A 3km exclusion zone has been set up around Mt Tongariro after it blew rock and ash high into the air on Wednesday, with experts warning there is a very real chance of it erupting again.
GNS Scientist Nico Fournier said: "It has been a quiet night in the park. On the GeoNet website, people may have noticed some earthquake-like spikes in rapid succession at some stations on Thursday evening. These were caused by thunderstorm and lightening in the Tongariro National Park. They were not real earthquakes and were not caused by any of the volcanoes."
GNS Science yesterday cancelled its national advisory after the eruption from the Te Maari crater.
However, it says there remains a "significant probability of a sudden eruption within the next week".
Should a further eruption occur, a new national advisory or warning would be issued.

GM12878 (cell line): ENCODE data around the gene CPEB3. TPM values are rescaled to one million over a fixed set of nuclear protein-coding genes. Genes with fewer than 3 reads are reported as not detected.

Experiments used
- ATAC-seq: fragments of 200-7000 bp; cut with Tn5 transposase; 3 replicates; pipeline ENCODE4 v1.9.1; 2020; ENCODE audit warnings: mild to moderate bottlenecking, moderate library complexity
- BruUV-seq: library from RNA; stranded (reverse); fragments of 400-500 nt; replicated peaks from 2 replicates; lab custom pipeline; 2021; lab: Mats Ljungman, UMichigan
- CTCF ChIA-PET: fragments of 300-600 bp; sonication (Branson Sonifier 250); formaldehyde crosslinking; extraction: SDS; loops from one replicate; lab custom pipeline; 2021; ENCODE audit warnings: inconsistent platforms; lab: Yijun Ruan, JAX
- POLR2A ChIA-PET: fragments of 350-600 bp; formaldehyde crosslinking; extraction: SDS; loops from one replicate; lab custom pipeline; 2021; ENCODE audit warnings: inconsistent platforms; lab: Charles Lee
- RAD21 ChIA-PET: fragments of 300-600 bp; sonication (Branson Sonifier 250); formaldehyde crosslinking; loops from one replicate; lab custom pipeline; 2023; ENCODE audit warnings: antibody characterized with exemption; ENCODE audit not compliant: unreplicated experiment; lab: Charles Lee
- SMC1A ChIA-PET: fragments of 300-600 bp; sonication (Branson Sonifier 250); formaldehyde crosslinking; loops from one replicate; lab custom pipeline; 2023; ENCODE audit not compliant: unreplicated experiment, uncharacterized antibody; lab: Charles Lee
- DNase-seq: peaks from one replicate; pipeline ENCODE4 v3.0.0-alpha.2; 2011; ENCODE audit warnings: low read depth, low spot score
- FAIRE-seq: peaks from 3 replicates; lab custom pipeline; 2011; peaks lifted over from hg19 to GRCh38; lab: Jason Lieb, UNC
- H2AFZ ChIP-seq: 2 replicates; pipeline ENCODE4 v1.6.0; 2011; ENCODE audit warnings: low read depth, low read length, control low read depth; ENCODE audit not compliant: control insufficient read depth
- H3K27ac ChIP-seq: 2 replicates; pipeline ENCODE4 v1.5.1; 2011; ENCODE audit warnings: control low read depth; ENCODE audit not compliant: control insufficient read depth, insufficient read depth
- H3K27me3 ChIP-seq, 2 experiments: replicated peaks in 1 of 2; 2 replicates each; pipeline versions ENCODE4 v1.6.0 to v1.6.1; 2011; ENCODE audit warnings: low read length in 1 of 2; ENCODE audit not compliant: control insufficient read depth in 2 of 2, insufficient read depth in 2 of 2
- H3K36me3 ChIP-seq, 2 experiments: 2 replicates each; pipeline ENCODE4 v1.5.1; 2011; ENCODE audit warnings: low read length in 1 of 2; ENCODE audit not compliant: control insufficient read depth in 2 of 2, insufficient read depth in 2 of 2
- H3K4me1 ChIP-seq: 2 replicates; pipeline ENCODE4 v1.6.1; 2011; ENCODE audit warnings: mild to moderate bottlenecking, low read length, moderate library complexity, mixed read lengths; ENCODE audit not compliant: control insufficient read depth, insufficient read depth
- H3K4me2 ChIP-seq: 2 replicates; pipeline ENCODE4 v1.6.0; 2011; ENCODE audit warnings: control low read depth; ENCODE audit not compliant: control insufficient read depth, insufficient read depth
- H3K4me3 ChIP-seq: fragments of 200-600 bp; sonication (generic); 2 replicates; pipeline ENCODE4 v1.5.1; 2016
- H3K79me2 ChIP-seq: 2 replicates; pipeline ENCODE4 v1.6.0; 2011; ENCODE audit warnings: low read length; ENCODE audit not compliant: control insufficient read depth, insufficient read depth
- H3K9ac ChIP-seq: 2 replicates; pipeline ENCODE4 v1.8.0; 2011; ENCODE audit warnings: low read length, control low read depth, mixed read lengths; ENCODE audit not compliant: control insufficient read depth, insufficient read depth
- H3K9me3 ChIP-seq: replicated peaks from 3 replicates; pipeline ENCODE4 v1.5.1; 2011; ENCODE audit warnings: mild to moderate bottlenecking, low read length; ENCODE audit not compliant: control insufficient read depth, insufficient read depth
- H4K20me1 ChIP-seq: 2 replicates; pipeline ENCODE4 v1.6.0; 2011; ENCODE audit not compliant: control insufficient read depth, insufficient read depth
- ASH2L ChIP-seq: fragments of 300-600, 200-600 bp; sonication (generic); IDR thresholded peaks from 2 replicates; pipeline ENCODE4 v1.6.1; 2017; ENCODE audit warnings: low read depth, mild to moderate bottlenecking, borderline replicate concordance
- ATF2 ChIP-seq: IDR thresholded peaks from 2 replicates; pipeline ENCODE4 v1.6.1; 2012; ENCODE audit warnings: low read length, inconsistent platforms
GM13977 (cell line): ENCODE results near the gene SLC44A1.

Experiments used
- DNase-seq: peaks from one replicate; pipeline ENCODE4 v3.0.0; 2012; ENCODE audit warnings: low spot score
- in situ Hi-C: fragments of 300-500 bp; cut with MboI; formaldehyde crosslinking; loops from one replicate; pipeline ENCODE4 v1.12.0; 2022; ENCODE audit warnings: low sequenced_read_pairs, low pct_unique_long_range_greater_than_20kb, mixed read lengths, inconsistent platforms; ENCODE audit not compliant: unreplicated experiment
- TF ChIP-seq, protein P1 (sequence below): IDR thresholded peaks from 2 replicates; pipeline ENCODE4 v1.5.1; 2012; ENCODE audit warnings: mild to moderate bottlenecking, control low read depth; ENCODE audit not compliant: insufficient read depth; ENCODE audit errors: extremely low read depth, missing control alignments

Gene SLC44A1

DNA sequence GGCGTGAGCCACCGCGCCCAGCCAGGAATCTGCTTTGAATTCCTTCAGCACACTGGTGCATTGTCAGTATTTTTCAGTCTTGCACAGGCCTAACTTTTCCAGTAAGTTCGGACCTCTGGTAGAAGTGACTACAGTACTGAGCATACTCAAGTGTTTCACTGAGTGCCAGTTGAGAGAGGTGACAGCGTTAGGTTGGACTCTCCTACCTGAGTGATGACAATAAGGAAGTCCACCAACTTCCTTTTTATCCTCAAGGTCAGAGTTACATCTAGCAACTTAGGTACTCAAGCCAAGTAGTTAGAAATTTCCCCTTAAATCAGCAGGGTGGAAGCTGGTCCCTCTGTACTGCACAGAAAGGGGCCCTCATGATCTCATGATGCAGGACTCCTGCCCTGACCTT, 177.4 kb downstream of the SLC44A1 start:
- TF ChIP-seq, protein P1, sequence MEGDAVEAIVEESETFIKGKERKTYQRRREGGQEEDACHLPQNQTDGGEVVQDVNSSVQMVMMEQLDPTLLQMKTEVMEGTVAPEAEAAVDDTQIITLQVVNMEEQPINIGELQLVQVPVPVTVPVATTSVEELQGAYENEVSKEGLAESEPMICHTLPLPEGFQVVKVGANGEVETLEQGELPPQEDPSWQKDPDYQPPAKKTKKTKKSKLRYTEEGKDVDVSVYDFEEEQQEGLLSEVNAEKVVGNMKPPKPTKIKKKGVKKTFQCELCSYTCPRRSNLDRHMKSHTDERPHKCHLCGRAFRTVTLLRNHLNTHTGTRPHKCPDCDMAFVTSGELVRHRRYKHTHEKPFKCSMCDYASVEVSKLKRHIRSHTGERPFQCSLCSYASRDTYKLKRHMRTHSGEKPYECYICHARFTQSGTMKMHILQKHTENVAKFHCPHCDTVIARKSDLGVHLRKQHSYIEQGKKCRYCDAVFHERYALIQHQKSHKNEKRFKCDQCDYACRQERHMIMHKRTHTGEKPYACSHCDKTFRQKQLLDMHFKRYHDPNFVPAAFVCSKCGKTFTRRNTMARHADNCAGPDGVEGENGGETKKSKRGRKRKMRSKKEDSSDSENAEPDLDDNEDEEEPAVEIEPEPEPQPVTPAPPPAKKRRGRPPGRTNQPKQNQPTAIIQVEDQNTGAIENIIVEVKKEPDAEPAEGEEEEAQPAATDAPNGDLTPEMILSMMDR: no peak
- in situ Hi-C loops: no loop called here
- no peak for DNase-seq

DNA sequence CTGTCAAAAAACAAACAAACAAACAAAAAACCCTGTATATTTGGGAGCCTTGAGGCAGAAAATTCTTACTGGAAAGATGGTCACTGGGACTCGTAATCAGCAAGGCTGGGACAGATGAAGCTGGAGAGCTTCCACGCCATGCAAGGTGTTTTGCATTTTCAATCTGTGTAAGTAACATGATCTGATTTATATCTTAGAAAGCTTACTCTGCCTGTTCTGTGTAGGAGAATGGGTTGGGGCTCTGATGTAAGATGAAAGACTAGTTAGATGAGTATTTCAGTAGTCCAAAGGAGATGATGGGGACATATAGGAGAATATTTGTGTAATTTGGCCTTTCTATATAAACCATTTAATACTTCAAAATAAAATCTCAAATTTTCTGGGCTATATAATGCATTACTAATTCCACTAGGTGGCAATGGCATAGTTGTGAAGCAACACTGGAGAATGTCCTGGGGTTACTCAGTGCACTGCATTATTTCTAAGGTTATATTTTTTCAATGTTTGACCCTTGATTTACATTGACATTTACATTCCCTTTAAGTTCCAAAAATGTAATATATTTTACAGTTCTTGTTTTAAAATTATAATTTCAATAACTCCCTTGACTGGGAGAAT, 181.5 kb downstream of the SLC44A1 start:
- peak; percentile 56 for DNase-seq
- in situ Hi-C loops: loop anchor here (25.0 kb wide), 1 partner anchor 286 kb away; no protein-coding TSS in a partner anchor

Signs of volcanic activity have settled but experts continue to monitor the mountain for changes.
GNS Science did not record any change of volcanic activity at Tongariro overnight but experts say Tongariro can still erupt at any time with little or no warning.
Thick grey smoke, gas and ash spewed 4km into the sky from Te Maari vent on the western side of the mountain during the unexpected eruption just before 1.30pm. It is the same place where Tongariro erupted in August, for the first time in more than a century.
GNS volcanologist Brad Scott said people up to 400km away could expect to smell sulphur from the volcano in the coming days but that was nothing to be concerned about.
The Department of Conservation has closed its tracks within a 3km radius of the crater.
The Tongariro Crossing would remain closed for at least the next three days.